The Library

Research Support for Staff and Students

Bibliometrics

When we talk about ‘Bibliometrics’ we refer to the quantitative measures used to assess research output i.e. publication and citation data analysis.

Citations are generally considered to be a useful indication of a paper’s impact and value to the wider scientific research community.

Staff note: Symplectic derives citation count from Scopus and will only apply to publications records from those sources.

click here to access Scopus

 

 

N.B. Google Scholar is a free alternative that has broader coverage but also lacks the quality control of Scopus It is important to note that citation data from each source may vary.

Quantitative measures provide just one part of the picture.  They should only be used where it is appropriate to do so and with an understanding that it is extremely difficult to compare across disciplines without taking into account a discipline's publication and citation patterns.

The main citation tools may not offer the ability to produce appropriate and accurate metrics in Humanities, Engineering and Computer Science which are less dependent on journals when compared to other disciplines. The coverage of areas within the Social Sciences is also limited in a number of tools.

Journal Impact Factor, also known as JIF or IF, is a means of judging the relative importance of a journal within its field. The term is commonly used, but Journal Impact Factor is only one of various metrics which can be used for this task – with means of measuring concepts like ‘worth’ and ‘importance’ of course open to debate.

If a title has an Impact Factor, it is usually listed in the ‘About’ section of a journal’s homepage. An annually updated list of journals with Impact Factors is available, as well as a searchable list of titles.

Leeds Beckett Library’s main tool for assessing the importance of journals by metrics is Scopus. There is more information on its use in the next tab, Journal Rankings, with subject-specific advice available from your Academic Librarian.

Like an impact factor, journal rankings enable you to find out which journals have the most influence in a particular discipline.

Journal Analyzer from Scopus allows you to search for data from individual journal titles or compare journals by discipline. It has 2 journal ranking tools which use different methodologies:

  • SCImago calculates using citations from Scopus over the previous 3 years and gives more weight to citations from highly ranked journals.
  • SNIP (Source Normalized Impact per Paper) normalises for subject differences to contextualise the number of citations in a given field.

SNIP and SJR (Scientific Journal Rankings) are also freely available online: http://www.journalmetrics.com/

Other useful tools include Publish or Perish which analyses data from Google Scholar: http://www.harzing.com/pop.htm

More information on journal rankings is available from module 3 of MyRI's helpful tutorial on measuring research impact, and your Academic Librarian can also advise.

 

The h-index is a popular metric in the sciences and is used to assess an individual, group of individuals or an institution. The h-index (a single number) takes into account productivity (paper count) AND impact (citations). If an individual has a h-index of 7, this means that 7 of their papers have been cited at least 7 times each.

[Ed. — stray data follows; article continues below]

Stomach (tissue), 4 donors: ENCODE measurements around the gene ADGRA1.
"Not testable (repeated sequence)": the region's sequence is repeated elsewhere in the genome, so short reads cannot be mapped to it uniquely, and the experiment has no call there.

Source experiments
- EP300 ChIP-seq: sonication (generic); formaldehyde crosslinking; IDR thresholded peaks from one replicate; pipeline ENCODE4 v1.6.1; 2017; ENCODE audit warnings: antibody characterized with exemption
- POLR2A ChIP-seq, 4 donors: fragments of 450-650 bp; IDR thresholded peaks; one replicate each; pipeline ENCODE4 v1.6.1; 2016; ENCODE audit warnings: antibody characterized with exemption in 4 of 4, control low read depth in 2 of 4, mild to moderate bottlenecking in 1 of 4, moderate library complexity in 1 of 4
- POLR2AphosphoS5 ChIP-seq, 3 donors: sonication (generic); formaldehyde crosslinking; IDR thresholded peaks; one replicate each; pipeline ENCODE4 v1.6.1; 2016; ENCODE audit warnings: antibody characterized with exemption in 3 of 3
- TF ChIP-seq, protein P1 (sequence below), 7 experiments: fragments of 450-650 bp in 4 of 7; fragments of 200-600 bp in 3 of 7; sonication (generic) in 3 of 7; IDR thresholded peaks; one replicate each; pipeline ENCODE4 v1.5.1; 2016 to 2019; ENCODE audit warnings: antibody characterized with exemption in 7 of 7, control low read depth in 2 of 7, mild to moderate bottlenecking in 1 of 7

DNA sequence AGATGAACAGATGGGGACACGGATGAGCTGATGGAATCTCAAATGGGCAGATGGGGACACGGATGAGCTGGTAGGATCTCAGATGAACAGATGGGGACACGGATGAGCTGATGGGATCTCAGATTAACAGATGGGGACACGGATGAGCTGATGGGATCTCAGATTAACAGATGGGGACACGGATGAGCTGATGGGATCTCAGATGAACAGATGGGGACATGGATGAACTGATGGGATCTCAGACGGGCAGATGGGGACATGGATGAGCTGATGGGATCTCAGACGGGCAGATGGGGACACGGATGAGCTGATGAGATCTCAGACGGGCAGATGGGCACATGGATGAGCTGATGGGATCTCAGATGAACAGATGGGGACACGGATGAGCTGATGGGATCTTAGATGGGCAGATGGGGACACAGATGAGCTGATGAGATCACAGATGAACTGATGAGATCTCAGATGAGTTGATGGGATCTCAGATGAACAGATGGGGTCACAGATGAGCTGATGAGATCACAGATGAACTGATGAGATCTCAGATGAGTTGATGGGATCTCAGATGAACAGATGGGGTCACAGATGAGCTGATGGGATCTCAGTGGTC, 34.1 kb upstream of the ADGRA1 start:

A word of caution: As with other key metrics, the h-index can only be used effectively by comparing like with like, for example: similar institutions, individuals in a similar discipline and at a similar stage in their career. The calculation will also depend on the tool used.

STAFF note: Symplectic derives h-index from Web of Science (not subscribed to by Leeds Beckett) and Scopus and will only apply to publication records from those sources.

click here to access Scopus

 

h-index

 

N.B. Google Scholar is a free alternative that has broader coverage but lacks the quality control of Scopus It is important to note that citation data from each source may vary.

Quantitative measures provide just one part of the picture.  They should only be used where it is appropriate to do so and with an understanding that it is extremely difficult to compare across disciplines without taking into account a discipline's publication and citation patterns.

It is also widely acknowledged that the main citation tools do not offer the ability to produce appropriate and accurate metrics in Humanities, Engineering and Computer Science which are less dependent on journals when compared to other disciplines. The coverage of areas within the Social Sciences is also limited in a number of tools.

As scholarly communication moves increasingly online, more indicators have become available: how many times an article has been bookmarked, blogged about, cited in Wikipedia and so on. These metrics can be considered altmetrics – alternative metrics of impact. (Piwowar 2013)

Altmetrics are still in their infancy but are likely to become increasingly significant as online research infrastructure matures.

STAFF note: Symplectic Elements tracks altmetrics via http://www.altmetric.com/ for any record that includes a Digital Object Identifier (DOI).

Look out for the altmetric "donut" on your records in Symplectic:

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